Trending Articles

children of alcoholics

How To Help and Not Enable an Alcoholic Parent

Alcoholism is a disease that doesn’t just affect the drinker; kids, parents, siblings, partners, co-workers, and friends all take on the fallout from an alcoholic’s selfish and dangerous lifestyle. In most cases, next to a significant other, an alcoholic’s children are the ones who are the most affected by their parent’s addiction.


Is Kratom Dangerous?

Kratom: a plant native to Thailand and Southeastern Asia, usually crushed and made into a powder form. When consumed in large enough quantities, Kratom can make the user feel intoxicated in a similar way to opiates, alcohol, and other depressant drugs.


Xanax is a prescription drug often used as part of a treatment program for anxiety and panic disorders. It belongs to a class of drugs known as benzodiazepines or “benzos.” When used as prescribed by a medical or mental health provider, Xanax and other drugs of the same class are highly effective in reducing the severity of specific symptoms.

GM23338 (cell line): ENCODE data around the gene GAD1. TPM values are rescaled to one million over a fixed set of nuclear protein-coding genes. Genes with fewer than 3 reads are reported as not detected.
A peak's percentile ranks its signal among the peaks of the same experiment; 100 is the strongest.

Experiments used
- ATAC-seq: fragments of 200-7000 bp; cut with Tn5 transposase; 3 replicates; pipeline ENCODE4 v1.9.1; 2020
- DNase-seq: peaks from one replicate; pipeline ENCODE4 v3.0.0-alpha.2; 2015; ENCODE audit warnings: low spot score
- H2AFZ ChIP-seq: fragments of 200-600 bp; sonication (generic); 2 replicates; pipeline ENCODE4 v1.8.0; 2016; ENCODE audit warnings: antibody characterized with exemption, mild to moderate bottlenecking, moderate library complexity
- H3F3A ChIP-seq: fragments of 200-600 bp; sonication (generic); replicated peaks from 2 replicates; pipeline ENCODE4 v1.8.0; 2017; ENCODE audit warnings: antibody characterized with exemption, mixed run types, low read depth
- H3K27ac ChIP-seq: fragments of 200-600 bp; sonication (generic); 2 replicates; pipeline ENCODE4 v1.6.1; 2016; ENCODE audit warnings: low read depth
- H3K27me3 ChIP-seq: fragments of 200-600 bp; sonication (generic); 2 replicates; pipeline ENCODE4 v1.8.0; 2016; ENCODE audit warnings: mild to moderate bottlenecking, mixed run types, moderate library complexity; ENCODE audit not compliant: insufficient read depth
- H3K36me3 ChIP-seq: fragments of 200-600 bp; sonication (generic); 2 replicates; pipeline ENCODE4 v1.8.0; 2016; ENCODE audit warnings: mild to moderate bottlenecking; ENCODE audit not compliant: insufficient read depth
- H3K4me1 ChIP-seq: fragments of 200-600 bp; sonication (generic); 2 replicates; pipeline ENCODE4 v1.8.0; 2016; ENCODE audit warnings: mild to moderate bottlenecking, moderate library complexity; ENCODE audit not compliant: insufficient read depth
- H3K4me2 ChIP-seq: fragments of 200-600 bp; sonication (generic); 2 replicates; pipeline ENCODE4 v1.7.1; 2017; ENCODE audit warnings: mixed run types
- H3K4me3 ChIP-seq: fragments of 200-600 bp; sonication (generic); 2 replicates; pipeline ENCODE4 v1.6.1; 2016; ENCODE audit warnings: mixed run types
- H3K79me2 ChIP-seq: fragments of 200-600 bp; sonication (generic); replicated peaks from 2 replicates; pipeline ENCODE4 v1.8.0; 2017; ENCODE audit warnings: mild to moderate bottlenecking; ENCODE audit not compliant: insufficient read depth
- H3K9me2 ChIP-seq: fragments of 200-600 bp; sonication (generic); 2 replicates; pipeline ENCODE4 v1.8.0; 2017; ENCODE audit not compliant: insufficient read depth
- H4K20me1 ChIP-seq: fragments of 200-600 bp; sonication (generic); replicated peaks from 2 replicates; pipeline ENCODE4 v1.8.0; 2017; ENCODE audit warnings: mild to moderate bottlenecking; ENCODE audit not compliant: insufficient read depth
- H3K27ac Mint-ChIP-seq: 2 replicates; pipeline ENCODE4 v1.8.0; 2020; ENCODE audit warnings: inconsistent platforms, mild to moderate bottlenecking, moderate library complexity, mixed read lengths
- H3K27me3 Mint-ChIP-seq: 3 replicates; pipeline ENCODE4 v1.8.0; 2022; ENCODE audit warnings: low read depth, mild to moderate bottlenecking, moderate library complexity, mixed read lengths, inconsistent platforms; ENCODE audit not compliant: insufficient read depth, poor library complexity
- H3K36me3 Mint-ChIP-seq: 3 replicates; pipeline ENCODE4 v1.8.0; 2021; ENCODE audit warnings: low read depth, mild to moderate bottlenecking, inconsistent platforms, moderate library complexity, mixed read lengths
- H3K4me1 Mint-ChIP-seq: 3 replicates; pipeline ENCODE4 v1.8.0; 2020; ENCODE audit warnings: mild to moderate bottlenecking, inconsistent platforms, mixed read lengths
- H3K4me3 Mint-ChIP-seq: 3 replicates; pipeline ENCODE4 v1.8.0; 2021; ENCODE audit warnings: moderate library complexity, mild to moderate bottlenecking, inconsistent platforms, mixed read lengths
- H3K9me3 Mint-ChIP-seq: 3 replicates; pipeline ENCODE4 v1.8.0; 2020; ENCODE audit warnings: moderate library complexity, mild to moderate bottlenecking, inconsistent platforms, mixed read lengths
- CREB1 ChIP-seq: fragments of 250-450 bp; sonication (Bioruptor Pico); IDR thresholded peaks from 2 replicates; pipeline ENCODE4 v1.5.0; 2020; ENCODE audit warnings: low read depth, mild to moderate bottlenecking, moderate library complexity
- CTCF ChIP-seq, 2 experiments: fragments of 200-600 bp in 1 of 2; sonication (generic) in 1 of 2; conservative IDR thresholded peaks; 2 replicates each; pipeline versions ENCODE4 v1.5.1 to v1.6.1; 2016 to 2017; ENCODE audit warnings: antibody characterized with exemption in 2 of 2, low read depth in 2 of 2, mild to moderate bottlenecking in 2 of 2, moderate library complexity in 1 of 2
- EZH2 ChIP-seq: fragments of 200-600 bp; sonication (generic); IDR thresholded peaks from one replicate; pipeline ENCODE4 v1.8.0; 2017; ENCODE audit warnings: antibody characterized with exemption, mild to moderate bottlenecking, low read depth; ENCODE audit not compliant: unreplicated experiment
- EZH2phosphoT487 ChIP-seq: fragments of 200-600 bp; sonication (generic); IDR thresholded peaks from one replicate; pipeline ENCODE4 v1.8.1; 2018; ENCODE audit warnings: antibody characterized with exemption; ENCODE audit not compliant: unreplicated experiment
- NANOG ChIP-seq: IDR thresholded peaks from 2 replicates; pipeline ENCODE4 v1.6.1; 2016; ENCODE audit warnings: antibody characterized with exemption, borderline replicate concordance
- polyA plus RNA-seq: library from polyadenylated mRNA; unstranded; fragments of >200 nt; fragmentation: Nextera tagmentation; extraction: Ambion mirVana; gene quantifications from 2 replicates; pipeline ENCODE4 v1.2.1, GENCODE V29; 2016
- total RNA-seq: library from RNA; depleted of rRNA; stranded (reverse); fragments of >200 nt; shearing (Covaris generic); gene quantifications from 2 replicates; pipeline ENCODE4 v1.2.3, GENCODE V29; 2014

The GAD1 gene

Safe and Successful Opiate Withdrawal

When people think about addiction, they quickly think about opioid drugs. Opioids have been linked to thousands of drug overdose deaths in recent years. Another often unfamiliar term used when discussing addiction and overdose is opiate. Although the terms opioid and opiate are often used interchangeably, it is essential to note they mean different things.

dangers of fentanyl addiction

The Dangers of Fentanyl Addiction

In the last decade, another opioid drug has become a familiar source of struggle for millions of American’s. In the last few years, a synthetic opioid called Fentanyl has become a familiar headline in news reports from all corners of the country. Fentanyl is widely used in medical settings and a highly effective pain reliever.

trauma and addiction

Connecting Addiction and Trauma

Significant research connects trauma and addiction (also referred to as a substance use disorder). Data from most recent National Survey on Drug Use and Health suggests as many as 22 million Americans met the diagnostic criteria for a substance use disorder in 2018.